It is important to remember that there is no text-book checklist that you can carry out to understand whether or not you are having a heart attack. If you have symptoms, it is quite likely that something is not right and you should seek medical attention.
What happens when you have a heart attack is unique for each person. The most important thing for everyone, however, is how you react to the warning signs. Those who act and get help immediately will be those who stand by far the greatest chance of survival.
Heart attack risk factors
There is no single cause for a heart attack, but many circumstances can increase your risk. Here we will take a quick look at some of the most common ones.
Some of the known medical-related risk factors for heart attack include being morbidly overweight, types of stress and raised levels of blood pressure and cholesterol.
Obesity is often associated with a poor diet and will often cause a high blood cholesterol level, high triglyceride levels, high blood pressure and the possibility of diabetes. One of the primary triggers for a heart attack, obesity can be tackled with a balanced diet and exercise. Losing just 10 percent of your body weight can help reduce the risk of a heart attack.
Review your lifestyle and the areas in it that cause you the most stress. Try to actively combat the stress triggers in your work and home life as it can help manage the likelihood of a major health event like a heart attack.
High blood pressure and cholesterol
As looked at in relation to obesity, a high level of high-density lipoprotein (HDL) cholesterol (the “good” cholesterol) lowers your risk of a heart attack.
This occurs as a combination of obesity, high blood pressure, and high blood sugar. Metabolic syndrome doubles your chance of a heart attack. It is essential that you take measures to combat this condition.
Lifestyle factors that may increase the likelihood of a heart attack include smoking, excessive drinking, and poor lifestyle choices.
Both smoking and exposure to second-hand smoke increase your risk of heart disease and heart attack. It is imperative that you eradicate tobacco from your life if you’d like to live without an increased risk of a heart attack, as well as increased risk of cancer.
Quitting alcohol amongst other lifestyle vices can potentially reduce the risks associated with heart disease and many further long-term illnesses.
Following a poor diet will increase your chances of becoming obese and will likely give you high blood pressure and cholesterol.
Alongside a poor diet, a lack of physical activity will play a role in making you more susceptible to a heart attack. Regular exercise promotes a healthy lifestyle which should in turn reduce your chances of suffering a heart attack.
Both the menopause and pregnancy are associated with a heightened risk of a heart attack.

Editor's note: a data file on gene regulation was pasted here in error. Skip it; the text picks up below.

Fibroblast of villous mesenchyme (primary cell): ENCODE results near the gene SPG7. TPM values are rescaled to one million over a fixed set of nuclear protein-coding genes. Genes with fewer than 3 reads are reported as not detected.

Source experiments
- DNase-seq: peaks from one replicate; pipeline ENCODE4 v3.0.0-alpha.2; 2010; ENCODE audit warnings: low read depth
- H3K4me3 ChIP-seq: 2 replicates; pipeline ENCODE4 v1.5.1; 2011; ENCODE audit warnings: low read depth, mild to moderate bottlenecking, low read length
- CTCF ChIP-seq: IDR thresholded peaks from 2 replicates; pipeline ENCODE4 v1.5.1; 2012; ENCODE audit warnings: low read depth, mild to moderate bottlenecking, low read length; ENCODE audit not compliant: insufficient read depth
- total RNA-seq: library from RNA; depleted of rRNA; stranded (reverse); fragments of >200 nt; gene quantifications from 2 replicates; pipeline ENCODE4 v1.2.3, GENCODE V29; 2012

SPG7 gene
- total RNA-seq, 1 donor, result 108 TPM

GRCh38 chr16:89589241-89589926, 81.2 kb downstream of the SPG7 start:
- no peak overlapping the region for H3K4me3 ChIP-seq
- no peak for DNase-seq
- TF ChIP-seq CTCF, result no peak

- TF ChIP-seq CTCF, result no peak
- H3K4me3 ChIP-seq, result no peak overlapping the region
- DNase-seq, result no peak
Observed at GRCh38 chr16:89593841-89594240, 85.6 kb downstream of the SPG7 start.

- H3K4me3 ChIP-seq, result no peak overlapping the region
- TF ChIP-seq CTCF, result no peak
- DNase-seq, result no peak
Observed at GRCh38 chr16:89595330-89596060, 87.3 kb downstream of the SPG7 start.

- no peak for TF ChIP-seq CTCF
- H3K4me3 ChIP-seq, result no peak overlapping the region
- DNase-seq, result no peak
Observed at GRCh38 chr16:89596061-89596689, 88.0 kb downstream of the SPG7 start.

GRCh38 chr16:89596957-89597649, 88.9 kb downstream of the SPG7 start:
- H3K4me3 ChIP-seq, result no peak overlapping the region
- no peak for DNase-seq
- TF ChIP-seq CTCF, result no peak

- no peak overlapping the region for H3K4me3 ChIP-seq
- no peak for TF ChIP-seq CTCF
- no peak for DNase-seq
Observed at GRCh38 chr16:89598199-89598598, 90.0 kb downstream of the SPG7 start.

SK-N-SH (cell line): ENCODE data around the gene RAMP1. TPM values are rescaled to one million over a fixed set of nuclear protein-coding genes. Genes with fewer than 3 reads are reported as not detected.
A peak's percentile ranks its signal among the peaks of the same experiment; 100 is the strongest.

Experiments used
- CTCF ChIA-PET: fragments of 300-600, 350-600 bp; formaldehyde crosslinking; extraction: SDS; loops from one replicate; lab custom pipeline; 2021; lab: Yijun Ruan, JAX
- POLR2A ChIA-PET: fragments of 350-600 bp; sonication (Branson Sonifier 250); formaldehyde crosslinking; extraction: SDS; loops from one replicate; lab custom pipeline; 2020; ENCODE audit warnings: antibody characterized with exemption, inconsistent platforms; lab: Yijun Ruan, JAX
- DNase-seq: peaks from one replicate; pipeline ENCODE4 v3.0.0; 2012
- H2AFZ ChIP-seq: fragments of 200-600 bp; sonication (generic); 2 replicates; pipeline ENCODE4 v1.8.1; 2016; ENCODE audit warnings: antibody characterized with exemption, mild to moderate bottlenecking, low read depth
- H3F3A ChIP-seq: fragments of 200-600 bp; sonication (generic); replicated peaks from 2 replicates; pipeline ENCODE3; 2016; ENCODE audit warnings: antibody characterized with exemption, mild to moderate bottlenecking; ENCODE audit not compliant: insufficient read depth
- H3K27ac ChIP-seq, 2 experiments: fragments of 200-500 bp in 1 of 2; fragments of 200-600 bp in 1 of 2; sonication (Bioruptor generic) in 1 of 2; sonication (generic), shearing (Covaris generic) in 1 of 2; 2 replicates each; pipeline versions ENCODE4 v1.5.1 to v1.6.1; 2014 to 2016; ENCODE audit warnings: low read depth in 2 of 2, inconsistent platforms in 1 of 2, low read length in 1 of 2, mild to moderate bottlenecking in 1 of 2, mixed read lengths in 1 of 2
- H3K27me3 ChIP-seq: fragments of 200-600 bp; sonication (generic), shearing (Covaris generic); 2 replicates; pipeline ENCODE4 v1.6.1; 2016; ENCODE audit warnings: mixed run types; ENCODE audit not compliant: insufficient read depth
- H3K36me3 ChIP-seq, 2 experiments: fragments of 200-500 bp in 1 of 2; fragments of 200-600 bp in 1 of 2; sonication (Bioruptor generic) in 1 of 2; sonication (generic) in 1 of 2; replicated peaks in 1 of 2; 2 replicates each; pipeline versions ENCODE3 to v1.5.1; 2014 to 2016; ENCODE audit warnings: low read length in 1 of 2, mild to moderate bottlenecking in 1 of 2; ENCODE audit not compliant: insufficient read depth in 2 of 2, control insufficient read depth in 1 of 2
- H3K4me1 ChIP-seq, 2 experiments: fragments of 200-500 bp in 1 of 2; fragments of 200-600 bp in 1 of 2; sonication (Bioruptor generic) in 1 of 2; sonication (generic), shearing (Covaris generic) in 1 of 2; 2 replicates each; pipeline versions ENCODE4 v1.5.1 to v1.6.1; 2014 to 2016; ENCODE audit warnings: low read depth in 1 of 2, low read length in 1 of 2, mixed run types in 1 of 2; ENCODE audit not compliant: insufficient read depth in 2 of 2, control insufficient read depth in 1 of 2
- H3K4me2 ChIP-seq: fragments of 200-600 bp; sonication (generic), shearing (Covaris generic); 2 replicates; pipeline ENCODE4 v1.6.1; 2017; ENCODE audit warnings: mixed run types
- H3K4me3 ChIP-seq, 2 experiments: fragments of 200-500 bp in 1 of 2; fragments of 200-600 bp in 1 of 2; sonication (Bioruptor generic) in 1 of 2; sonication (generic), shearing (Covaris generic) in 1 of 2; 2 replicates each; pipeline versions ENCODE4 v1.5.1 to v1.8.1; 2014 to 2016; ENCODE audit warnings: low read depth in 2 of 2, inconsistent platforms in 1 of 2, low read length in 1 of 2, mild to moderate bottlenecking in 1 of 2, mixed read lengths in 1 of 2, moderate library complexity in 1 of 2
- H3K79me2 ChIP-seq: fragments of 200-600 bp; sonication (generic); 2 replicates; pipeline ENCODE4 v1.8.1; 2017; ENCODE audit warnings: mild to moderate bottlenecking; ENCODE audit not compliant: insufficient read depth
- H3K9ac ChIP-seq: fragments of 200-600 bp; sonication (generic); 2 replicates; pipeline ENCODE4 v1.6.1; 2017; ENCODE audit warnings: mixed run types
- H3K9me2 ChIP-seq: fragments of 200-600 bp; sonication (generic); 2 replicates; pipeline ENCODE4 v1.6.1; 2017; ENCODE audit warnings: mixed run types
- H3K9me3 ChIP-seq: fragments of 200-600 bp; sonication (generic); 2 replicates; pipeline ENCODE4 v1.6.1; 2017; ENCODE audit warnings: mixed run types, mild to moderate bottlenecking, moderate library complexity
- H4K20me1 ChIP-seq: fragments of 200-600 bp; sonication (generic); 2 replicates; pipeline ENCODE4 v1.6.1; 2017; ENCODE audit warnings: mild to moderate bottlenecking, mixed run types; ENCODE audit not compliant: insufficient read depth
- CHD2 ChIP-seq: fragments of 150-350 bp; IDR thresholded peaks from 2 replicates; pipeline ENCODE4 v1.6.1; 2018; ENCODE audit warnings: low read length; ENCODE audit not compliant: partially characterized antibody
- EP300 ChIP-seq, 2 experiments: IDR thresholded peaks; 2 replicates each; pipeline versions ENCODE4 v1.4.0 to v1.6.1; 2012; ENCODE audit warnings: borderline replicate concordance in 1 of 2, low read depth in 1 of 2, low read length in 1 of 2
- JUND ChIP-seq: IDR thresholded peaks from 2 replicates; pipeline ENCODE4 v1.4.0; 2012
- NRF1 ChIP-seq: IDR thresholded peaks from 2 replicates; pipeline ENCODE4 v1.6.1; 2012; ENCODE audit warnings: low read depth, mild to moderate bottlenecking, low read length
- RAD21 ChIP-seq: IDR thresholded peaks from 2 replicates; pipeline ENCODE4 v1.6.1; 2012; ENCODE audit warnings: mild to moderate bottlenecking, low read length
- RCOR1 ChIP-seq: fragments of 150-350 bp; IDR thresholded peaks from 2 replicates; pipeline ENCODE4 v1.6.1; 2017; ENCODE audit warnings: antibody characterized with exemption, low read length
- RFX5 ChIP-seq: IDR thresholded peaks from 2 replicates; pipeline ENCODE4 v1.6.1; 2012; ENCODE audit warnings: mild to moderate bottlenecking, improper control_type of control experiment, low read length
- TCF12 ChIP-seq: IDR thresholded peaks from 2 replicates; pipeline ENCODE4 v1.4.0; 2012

In women, the risk of heart attack increases due to falling estrogen levels after menopause.
Women who suffer from high blood pressure or diabetes during pregnancy may be more susceptible to the long-term risks of these conditions. This is turn could lead to an increase in the risk of a heart attack later in life.
Looking After Yourself
Whilst the risks associated with heart disease and a heart attack cannot be downplayed, particularly as they clearly affect so many people every single day, there are still a number of proactive things that you can do to reduce your own chances of becoming a victim.
Regular medical check-ups
People, in general, are usually wary of going to see their doctor unless there is something very clearly wrong. Whilst this is understandable when you are younger, as you get older, it is essential that you take the time to have regular medical check-ups.
By visiting your doctor and taking all of the appropriate tests, you give yourself the chance to get ahead of many of the possible risk factors associated with heart disease. Being forewarned about any changes in your body could be the key difference between avoiding a debilitating heart attack, or not.
Changing lifestyle habits
In conjunction with regular medical check-ups, there is a lot of benefit to be found in proactively deciding to live a healthier life. This could manifest itself in any number of ways, but the most common would be a better diet and the implementation of some more exercise into your daily routine.
Life Insurance for heart attack
Being diagnosed with a traumatic condition can be life-changing, not only for you but for your loved ones too. Getting adequate Life Insurance cover for a health event of this magnitude can offer financial security to help you when you need it most.
NobleOak offers comprehensive Trauma Insurance cover of up to $2,000,000. This cover pays a lump sum benefit following the diagnosis of a heart attack, one of the 38 listed medical conditions under NobleOak’s Trauma Cover. You can purchase Trauma Cover as an optional extra with Life Insurance or as stand-alone cover. Please note details of cover and exclusions (including the waiting period applicable for some conditions, and the survival period which applies where Trauma Cover is taken as stand-alone cover) are provided in the Product Disclosure Statement.